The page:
Yet, do we understand that grace does not end in our salvation from sin?  Grace is supposed to change the way we live.  Remember these verses?  For the grace of God that brings salvation has appeared to all men, teaching us that, denying ungodliness and worldly lusts, we should live soberly, righteously, and godly in the present age, looking for the blessed hope and glorious appearing of our great God and Savior Jesus Christ, who gave Himself for us, that He might redeem us from every lawless deed and purify for Himself His own special people, zealous for good works” (Titus 2:11–14).  Clearly, grace is to be part of our daily existence and service to Christ.  We learn from grace, draw upon grace, think, act and do by God’s grace.  It is sufficient to get us through life in this present world and to make us look for the one to come.

Paul learned from the Lord that God’s grace was also sufficient to cope with his thorn in the flesh.  He recognized God’s provision in his day to day existence.  He learned also to draw strength from the living God in the middle of his weakness.

“My grace is sufficient for you, for My strength is made perfect in weakness.”  God gave unearned favor to Paul by perfecting his strength in weakness.  Robertson says this construction is linear in nature.  God’s enabling increases as Paul’s strength decreases.  God consistently and constantly supplied Paul’s need.  Remember Uzziah?  Uzziah’s name meant “Yahweh is my strength.”  Everything went very well as long as Uzziah remembered the truth in his name.  He remembered that he was not strong in himself, but God made him strong.  One day he forgot. “So [Uzziah’s] fame spread far and wide, for he was marvelously helped untill he became strong.  But when he was strong his heart was lifted up, to his destruction, for he transgressed against the Lord his God by entering the temple of the Lord to burn incense on the altar of incense” (2 Chronicles 26:15–16).  Uzziah learned the hard way that God’s strength is not perfected in our strength, but in our weakness.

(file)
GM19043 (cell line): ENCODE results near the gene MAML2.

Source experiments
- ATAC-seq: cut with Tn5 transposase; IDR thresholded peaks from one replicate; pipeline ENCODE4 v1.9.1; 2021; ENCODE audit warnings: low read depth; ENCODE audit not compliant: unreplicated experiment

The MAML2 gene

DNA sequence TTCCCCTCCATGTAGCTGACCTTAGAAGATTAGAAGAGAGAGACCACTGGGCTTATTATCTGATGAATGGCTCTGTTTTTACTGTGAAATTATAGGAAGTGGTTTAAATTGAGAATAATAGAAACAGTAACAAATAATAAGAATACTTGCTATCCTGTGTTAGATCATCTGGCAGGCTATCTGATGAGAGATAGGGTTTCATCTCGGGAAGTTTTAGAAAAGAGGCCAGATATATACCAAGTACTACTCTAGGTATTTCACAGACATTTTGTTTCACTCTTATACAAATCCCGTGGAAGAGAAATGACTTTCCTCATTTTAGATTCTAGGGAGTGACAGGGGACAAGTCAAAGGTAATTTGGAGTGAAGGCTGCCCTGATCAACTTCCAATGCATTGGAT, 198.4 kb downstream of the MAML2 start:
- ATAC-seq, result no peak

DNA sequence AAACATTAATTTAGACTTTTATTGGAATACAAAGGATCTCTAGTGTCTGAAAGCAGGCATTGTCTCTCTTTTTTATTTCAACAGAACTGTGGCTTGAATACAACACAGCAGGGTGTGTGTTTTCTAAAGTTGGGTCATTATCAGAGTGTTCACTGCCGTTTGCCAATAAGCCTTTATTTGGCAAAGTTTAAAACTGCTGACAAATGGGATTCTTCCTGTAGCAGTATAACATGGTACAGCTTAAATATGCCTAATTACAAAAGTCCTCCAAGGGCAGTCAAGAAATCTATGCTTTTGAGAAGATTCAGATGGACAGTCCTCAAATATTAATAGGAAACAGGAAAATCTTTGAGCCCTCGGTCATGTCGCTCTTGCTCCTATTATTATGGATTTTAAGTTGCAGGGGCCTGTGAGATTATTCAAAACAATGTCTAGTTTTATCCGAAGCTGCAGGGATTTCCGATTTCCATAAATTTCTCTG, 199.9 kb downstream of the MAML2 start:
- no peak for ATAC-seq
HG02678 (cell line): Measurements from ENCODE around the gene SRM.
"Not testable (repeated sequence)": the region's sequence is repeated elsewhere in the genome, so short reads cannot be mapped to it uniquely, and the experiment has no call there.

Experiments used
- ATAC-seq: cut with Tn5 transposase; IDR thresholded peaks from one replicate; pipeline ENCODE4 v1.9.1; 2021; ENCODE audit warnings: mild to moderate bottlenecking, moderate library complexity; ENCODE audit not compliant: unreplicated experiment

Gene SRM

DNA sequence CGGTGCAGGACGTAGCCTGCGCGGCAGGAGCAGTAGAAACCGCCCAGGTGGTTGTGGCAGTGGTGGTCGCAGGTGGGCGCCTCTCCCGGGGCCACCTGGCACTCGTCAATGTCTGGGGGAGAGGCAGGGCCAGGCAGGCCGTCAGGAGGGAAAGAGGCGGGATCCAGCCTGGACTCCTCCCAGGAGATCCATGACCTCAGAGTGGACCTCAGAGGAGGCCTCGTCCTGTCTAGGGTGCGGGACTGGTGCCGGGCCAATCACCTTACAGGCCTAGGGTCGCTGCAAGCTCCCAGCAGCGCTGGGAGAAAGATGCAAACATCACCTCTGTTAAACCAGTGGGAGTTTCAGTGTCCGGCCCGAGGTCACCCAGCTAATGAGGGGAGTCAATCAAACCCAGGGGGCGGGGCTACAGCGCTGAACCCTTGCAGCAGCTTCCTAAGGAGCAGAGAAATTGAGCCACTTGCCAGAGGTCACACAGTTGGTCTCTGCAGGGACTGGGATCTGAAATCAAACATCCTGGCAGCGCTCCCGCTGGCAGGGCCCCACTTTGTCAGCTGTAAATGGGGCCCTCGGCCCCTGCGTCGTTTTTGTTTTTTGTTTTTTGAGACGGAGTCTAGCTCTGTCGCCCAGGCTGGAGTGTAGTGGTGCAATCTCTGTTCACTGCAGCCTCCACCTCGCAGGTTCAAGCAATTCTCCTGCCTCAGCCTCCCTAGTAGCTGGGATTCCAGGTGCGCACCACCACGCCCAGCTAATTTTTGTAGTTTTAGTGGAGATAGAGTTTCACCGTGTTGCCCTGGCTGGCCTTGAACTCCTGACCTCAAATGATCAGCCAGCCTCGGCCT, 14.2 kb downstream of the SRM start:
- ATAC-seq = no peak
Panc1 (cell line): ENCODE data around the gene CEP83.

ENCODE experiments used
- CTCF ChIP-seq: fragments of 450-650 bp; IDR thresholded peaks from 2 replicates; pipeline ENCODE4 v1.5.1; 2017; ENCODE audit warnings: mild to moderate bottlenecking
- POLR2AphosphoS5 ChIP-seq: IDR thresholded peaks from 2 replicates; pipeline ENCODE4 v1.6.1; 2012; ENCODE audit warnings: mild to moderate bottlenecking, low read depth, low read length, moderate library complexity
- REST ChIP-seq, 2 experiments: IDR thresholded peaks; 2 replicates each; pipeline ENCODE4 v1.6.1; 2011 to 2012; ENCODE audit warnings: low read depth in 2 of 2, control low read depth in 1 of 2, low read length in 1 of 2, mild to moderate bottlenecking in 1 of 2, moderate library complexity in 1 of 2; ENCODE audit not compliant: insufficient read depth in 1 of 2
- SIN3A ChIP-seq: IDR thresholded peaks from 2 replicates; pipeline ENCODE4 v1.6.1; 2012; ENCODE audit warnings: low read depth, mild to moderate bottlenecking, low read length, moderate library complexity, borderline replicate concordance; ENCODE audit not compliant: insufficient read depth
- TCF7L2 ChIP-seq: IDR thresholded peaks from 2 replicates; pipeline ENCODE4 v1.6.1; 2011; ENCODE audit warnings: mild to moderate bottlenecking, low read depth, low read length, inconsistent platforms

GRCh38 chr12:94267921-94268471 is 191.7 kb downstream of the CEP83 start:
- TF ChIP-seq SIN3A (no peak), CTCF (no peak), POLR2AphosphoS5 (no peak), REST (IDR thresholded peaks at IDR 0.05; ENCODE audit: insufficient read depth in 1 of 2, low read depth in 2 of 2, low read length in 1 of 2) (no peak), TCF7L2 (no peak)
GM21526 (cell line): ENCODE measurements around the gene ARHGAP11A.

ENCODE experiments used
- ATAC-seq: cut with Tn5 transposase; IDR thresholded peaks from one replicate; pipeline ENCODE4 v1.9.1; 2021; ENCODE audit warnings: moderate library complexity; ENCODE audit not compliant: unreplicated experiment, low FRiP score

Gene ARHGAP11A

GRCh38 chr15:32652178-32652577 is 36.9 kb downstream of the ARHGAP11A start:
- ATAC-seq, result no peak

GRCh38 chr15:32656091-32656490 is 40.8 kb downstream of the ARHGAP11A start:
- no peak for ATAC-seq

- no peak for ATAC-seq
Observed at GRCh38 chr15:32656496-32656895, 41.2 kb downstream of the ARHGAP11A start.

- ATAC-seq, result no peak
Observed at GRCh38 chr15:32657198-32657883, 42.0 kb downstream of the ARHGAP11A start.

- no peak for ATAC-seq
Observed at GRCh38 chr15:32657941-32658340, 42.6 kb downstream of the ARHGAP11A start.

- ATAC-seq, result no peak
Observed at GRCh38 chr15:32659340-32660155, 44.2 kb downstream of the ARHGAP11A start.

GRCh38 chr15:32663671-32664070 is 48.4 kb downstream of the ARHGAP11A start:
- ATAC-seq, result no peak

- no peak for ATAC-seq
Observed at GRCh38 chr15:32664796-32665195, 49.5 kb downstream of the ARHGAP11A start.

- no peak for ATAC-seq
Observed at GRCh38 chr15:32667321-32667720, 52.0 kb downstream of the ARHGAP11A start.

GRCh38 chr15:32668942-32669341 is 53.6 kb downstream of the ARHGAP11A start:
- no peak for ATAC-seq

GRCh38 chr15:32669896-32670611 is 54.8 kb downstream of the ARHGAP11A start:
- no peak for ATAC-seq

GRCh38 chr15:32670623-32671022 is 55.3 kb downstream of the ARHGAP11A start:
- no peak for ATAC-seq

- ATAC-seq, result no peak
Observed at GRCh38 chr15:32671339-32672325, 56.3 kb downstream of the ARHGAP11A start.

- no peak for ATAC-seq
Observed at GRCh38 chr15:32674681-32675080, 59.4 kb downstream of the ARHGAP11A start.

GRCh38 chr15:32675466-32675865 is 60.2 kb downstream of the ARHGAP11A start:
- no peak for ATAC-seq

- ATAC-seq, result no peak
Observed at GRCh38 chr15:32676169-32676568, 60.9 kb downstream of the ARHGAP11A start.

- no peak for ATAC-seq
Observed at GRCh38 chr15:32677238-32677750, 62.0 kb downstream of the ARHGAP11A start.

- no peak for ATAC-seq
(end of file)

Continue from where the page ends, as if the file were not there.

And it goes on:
This is the truth Paul teaches us in Philippians 4:12-13.  I know how to be abased, and I know how to abound. Everywhere and in all things I have learned both to be full and to be hungry, both to abound and to suffer need.  I can do all things through Christ who strengthens me.”  Paul is careful never to assume that he is the source of his ability to live for Christ.  He says in every situation he has learned how to accept God’s bountiful provision and not think it has come to him because of his strength or abilities.  He also has learned to accept just enough from God and not grumble about his lack.  He has learned without Christ he can do nothing.  Through Christ, he can do anything.

So, what about each of us?  Have we learned this valuable lesson?  This is not a secret.  God and the Apostle Paul has taught these lessons openly for each of us to learn.  Why do we not learn them?  Why do we not have God’s enabling every moment of our existence?  Perhaps it is simply because we do not want to admit that we are not strong.  We must ask God for grace and trust Him to supply what we need to get through every day, every hour, every moment of our lives.  May God help us to learn as Paul did how we can do all things through the Lord Jesus Christ who enables and strengthens us.